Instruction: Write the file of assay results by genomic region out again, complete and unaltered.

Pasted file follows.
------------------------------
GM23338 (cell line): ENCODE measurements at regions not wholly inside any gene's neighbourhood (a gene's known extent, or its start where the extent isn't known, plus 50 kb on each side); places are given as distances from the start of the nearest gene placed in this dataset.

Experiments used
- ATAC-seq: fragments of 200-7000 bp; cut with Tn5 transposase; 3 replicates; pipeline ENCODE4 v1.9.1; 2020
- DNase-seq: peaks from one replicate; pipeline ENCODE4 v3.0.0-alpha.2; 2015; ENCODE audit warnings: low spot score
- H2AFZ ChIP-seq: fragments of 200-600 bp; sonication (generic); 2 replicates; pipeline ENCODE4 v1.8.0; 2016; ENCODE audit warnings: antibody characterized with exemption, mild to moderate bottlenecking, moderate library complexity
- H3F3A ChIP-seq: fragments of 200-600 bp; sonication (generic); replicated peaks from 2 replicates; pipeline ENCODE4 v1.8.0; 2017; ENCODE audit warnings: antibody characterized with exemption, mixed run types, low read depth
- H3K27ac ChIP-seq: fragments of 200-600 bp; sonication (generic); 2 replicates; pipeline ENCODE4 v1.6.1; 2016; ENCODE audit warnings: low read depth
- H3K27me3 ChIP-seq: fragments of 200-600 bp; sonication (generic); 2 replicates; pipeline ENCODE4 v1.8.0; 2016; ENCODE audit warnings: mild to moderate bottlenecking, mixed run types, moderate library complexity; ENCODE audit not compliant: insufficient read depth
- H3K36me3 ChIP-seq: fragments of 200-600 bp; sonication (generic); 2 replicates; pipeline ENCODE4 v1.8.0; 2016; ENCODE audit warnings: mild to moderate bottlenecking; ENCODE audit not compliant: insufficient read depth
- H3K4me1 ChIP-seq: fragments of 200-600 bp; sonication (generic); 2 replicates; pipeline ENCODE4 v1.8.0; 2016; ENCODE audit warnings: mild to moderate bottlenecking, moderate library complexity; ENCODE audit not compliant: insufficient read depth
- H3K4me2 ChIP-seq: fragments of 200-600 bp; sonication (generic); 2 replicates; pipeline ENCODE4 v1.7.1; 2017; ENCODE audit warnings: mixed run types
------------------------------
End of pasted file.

GM23338 (cell line): ENCODE measurements at regions not wholly inside any gene's neighbourhood (a gene's known extent, or its start where the extent isn't known, plus 50 kb on each side); places are given as distances from the start of the nearest gene placed in this dataset.

Experiments used
- ATAC-seq: fragments of 200-7000 bp; cut with Tn5 transposase; 3 replicates; pipeline ENCODE4 v1.9.1; 2020
- DNase-seq: peaks from one replicate; pipeline ENCODE4 v3.0.0-alpha.2; 2015; ENCODE audit warnings: low spot score
- H2AFZ ChIP-seq: fragments of 200-600 bp; sonication (generic); 2 replicates; pipeline ENCODE4 v1.8.0; 2016; ENCODE audit warnings: antibody characterized with exemption, mild to moderate bottlenecking, moderate library complexity
- H3F3A ChIP-seq: fragments of 200-600 bp; sonication (generic); replicated peaks from 2 replicates; pipeline ENCODE4 v1.8.0; 2017; ENCODE audit warnings: antibody characterized with exemption, mixed run types, low read depth
- H3K27ac ChIP-seq: fragments of 200-600 bp; sonication (generic); 2 replicates; pipeline ENCODE4 v1.6.1; 2016; ENCODE audit warnings: low read depth
- H3K27me3 ChIP-seq: fragments of 200-600 bp; sonication (generic); 2 replicates; pipeline ENCODE4 v1.8.0; 2016; ENCODE audit warnings: mild to moderate bottlenecking, mixed run types, moderate library complexity; ENCODE audit not compliant: insufficient read depth
- H3K36me3 ChIP-seq: fragments of 200-600 bp; sonication (generic); 2 replicates; pipeline ENCODE4 v1.8.0; 2016; ENCODE audit warnings: mild to moderate bottlenecking; ENCODE audit not compliant: insufficient read depth
- H3K4me1 ChIP-seq: fragments of 200-600 bp; sonication (generic); 2 replicates; pipeline ENCODE4 v1.8.0; 2016; ENCODE audit warnings: mild to moderate bottlenecking, moderate library complexity; ENCODE audit not compliant: insufficient read depth
- H3K4me2 ChIP-seq: fragments of 200-600 bp; sonication (generic); 2 replicates; pipeline ENCODE4 v1.7.1; 2017; ENCODE audit warnings: mixed run types